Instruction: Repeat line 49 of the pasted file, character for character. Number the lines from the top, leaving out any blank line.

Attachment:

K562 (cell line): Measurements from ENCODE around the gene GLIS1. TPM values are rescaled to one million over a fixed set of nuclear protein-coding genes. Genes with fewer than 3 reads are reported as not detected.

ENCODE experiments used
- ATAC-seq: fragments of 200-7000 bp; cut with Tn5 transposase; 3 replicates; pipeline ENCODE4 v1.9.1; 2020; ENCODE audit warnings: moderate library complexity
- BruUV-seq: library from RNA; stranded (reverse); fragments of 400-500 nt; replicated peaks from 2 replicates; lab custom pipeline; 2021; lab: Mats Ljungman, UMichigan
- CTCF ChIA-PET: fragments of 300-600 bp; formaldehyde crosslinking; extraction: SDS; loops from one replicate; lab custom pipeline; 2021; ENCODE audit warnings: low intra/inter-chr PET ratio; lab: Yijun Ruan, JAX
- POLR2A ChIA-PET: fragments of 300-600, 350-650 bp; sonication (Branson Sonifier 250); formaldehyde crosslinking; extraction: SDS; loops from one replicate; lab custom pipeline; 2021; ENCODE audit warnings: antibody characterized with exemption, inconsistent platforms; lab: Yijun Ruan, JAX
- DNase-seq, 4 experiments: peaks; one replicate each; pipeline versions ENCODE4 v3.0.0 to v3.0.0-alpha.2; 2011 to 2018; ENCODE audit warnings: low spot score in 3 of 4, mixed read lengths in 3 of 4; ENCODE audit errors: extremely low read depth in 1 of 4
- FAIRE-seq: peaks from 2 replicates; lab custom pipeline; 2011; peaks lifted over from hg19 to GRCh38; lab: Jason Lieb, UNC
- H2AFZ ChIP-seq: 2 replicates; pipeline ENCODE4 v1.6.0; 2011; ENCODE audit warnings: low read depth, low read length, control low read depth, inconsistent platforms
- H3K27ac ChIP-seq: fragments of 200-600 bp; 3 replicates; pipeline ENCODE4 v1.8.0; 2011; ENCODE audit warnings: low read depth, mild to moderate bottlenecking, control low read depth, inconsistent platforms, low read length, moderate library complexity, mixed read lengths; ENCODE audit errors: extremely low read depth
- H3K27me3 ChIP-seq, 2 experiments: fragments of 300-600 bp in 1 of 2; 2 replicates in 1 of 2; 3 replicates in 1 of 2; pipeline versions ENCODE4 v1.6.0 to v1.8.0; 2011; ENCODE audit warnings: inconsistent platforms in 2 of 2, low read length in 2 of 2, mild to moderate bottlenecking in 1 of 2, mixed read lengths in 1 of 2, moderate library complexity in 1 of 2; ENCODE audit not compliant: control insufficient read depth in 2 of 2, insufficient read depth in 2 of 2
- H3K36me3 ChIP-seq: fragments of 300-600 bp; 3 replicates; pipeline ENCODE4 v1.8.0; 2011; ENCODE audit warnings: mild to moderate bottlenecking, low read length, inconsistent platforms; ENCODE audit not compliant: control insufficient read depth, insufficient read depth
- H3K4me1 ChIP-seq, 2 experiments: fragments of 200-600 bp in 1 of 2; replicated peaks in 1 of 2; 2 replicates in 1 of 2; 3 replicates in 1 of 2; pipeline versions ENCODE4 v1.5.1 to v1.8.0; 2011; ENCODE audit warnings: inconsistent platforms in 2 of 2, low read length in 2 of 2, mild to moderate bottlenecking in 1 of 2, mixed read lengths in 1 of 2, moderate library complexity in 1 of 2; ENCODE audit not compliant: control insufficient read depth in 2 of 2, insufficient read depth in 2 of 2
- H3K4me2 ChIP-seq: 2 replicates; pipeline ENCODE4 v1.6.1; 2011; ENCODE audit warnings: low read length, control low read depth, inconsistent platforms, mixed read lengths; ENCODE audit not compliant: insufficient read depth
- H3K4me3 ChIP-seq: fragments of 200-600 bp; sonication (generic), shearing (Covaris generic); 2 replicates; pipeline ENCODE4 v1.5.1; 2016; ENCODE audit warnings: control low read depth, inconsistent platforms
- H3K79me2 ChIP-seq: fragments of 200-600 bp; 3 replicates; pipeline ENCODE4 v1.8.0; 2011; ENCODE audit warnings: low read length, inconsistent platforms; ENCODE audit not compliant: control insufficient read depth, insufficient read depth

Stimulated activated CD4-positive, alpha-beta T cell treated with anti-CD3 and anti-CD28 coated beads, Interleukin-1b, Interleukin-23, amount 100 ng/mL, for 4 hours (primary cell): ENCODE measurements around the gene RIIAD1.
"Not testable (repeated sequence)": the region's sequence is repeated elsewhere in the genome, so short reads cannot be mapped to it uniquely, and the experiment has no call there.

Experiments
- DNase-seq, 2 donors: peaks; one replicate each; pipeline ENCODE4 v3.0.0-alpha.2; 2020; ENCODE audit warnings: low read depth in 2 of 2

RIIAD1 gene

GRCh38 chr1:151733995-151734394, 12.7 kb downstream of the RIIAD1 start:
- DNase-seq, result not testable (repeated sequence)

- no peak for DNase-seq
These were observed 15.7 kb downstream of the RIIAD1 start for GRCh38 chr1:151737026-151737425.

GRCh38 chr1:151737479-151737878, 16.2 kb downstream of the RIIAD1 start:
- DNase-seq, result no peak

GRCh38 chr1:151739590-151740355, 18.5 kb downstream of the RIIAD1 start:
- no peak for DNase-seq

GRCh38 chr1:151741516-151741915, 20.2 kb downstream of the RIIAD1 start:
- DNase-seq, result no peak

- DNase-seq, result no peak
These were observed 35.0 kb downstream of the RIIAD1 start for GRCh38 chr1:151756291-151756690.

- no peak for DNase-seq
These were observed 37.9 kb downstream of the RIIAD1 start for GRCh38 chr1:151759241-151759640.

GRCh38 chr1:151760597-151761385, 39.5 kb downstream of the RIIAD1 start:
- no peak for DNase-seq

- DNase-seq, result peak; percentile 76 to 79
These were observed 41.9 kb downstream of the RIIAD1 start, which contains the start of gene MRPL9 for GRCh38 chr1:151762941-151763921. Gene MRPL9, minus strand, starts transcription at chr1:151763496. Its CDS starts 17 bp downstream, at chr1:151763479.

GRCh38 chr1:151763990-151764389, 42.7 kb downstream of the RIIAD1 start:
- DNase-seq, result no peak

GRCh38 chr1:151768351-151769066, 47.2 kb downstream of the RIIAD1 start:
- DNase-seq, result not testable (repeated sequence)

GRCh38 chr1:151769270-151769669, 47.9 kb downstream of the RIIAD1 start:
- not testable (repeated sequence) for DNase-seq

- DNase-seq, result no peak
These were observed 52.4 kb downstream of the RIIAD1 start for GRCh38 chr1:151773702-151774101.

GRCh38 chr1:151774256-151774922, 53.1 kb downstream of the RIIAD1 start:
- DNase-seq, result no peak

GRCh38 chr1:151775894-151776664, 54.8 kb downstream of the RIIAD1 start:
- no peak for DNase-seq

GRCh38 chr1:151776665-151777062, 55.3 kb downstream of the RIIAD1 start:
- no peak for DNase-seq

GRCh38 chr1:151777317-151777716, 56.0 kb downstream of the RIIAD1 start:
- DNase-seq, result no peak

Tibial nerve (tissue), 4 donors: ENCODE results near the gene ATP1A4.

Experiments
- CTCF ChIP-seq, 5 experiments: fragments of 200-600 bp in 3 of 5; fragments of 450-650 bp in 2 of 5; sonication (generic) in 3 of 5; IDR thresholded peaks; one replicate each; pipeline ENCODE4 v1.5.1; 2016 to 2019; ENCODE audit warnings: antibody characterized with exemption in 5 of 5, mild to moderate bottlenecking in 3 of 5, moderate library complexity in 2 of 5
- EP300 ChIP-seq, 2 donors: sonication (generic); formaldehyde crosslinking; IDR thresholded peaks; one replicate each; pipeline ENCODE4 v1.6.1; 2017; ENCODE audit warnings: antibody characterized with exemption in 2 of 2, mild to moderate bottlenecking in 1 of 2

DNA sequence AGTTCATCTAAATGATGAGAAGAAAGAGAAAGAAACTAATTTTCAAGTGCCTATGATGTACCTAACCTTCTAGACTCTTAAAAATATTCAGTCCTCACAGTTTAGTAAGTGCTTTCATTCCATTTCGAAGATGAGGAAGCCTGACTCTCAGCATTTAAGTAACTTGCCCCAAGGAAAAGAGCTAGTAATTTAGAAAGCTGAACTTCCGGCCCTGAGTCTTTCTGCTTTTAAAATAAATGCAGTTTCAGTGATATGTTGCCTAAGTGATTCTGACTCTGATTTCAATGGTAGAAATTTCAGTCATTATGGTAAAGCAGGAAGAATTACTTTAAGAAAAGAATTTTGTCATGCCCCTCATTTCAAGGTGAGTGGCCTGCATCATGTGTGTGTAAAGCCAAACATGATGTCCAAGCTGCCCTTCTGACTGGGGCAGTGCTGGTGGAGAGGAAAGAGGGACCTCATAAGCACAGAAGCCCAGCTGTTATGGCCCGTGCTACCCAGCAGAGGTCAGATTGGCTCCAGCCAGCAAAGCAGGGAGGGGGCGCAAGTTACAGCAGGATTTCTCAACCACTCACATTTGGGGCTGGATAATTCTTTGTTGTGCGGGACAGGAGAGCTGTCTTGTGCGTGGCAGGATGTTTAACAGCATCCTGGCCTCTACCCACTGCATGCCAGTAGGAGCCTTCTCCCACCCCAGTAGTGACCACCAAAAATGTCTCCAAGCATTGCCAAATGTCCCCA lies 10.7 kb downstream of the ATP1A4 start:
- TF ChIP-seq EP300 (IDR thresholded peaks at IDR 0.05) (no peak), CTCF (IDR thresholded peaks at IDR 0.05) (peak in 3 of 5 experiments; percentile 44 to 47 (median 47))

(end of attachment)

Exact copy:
- DNase-seq, result no peak